America and the Maranaw | Inquirer Opinion

America and the Maranaw

05:03 AM November 07, 2017

I was privileged to accompany Marawi Mayor Majul Gandamra in his courtesy call on US Ambassador Sung Kim last Oct. 19. It was a brief encounter of exchanging pleasantries and answering the queries of the amiable envoy (there’s a sense of ease in talking to a fellow Asian). I expressed the profound gratitude of the Maranaw for the technical assistance provided by the US government to the troops fighting the rebels during the war in Marawi. Recall that the US government provided technical advice on intelligence and urban warfare to our troops, as well as surveillance planes and “Grey Eagle” drones that helped in no small way in the liberation of Marawi. This is on top of the US government’s commitment to provide financial aid to the city residents.

The courtesy call preceded the briefing on Marawi hosted by USAID mission director Lawrence Hardy II. At the briefing, Mayor Gandamra spoke before representatives of various offices and agencies under the aegis of USAID who wanted to hear from the horse’s mouth, so to speak, about the real situation in Marawi.


As we cooled our heels in a narrow pathway while waiting to be ushered into the ambassador’s office, we viewed a gallery of photos of American generals assigned as governors of the Philippines, including Maj. Gen. Leonard Wood who led the pacification campaign in the so-called Moro provinces. I could not help but ruminate on these men, wondering who among them had presided over the atrocities and the gory massacre of the Maranaw people in the campaign to bring them to their knees in subjugation. (More Tausug were victimized in the great battles of Bud Daho and Bud Bagsak, as recalled by President Duterte, who skirted a meeting with then US President Barack Obama at last year’s East Asian Summit in Vientiane, Laos.) The martyrdom of the Maranaw in Kota Padangkarbala in Bayang, Lanao del Sur, on May 2, 1902, flashed in my mind: In that epic battle, 700 valiant Maranaw fought in a one-sided war with their bolos, krises, bamboo poles, and other improvised weaponry against the rifles, pistols and grenades of the American soldiers. None of the 700 survived. The .45 caliber pistol, with its tremendous stopping power, was invented by America to repulse the Maranaw juramentados who couldn’t be stopped by ordinary guns.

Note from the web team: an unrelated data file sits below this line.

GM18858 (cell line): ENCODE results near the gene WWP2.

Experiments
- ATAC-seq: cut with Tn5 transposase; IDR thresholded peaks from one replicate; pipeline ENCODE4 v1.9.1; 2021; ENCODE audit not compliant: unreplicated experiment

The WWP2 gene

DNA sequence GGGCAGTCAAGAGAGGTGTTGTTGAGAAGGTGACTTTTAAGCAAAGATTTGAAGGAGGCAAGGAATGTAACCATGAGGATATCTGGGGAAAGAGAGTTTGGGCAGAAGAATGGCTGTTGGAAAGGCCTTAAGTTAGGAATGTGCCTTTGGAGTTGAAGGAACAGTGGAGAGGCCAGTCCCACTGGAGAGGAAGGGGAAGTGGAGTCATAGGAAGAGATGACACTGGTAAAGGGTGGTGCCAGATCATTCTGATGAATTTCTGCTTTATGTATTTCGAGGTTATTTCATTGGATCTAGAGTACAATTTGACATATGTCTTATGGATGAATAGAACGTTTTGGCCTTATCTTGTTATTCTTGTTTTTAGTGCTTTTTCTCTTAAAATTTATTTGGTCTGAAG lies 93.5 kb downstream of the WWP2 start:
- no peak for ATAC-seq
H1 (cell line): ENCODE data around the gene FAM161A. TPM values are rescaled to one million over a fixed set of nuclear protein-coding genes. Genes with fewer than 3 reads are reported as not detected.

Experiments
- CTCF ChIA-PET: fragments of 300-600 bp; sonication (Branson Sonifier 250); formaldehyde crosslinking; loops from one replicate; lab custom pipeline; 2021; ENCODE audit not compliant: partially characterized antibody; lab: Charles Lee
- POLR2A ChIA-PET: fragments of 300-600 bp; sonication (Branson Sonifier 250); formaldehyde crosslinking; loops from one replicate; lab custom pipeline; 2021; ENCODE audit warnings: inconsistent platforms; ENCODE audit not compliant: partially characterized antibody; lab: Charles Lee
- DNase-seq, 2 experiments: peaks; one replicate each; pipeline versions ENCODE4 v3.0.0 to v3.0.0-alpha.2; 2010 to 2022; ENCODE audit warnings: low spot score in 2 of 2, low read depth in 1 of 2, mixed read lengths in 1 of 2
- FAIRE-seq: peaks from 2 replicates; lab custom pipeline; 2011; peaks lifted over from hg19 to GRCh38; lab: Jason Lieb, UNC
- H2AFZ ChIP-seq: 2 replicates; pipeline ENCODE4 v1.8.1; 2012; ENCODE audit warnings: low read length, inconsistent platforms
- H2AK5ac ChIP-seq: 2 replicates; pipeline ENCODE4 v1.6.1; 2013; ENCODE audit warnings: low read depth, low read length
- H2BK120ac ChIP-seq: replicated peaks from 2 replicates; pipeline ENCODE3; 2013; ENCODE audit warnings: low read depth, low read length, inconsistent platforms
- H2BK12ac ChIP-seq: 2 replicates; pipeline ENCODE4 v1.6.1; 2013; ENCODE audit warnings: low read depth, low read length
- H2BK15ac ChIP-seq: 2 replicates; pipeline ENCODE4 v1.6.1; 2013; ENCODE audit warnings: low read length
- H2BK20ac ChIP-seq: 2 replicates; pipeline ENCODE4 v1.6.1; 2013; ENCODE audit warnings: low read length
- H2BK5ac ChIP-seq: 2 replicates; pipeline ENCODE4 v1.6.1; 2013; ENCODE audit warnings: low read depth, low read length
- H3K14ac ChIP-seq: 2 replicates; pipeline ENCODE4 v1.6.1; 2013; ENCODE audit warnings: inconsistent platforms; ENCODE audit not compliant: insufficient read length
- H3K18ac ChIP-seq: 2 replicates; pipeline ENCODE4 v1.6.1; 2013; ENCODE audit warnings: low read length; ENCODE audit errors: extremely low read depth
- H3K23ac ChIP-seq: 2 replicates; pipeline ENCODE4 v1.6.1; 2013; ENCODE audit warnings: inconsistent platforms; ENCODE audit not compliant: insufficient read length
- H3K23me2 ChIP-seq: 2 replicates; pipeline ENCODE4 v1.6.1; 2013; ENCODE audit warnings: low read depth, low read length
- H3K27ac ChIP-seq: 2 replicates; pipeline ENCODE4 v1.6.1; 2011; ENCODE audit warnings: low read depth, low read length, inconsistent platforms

Marawi, formerly named Dansalan, was where the datus and sultans of Lanao issued the two historic Dansalan Declarations telling the US government to exclude the Moro provinces from the Philippine government’s territories after the forging of the Treaty of Paris, mainly because, they said, the country was inhabited by two peoples with different cultures and religions—the Christians in the north and the Muslims in the south. In fact, US Rep. Robert Beacon filed House Resolution No. 12772 in the US Congress on June 11, 1926, retaining Mindanao and Sulu under US protection, for a grant of independence in due time. Unfortunately, the author and sponsor of the bill was a Republican; with the strong protest from Manila, he failed to muster support from the then Democrat-controlled US Congress.


But these historical facts did not cross the minds of the American diplomats who posed questions to Mayor Gandamra about what had happened in Marawi.

With a PowerPoint presentation, the mayor painted a candid portrait of the situation in Marawi, including the pitiful condition of the evacuees, and provided background information on what had led to the siege of the city. In sum, there was positive reaction from those present at the briefing, which hopefully will translate to aid from the US government.

Will accepting help from a government responsible for the deaths and injuries of the Maranaw people in the past demean and dishonor their nobility and pride as a race?

The scars of the atrocities remain, but the Maranaw cannot forever be enslaved by rage over the horrors of a century-old war. Time heals.

* * *

Macabangkit B. Lanto ([email protected]), UP Law 1967, was a Fulbright fellow in New York University for his postgraduate studies. He has served the government as congressman, ambassador, and undersecretary, among other positions.

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TAGS: Inquirer Commentary, Macangkit B. Lanto, Majul Gandamra, Marawi siege, Sung Kim
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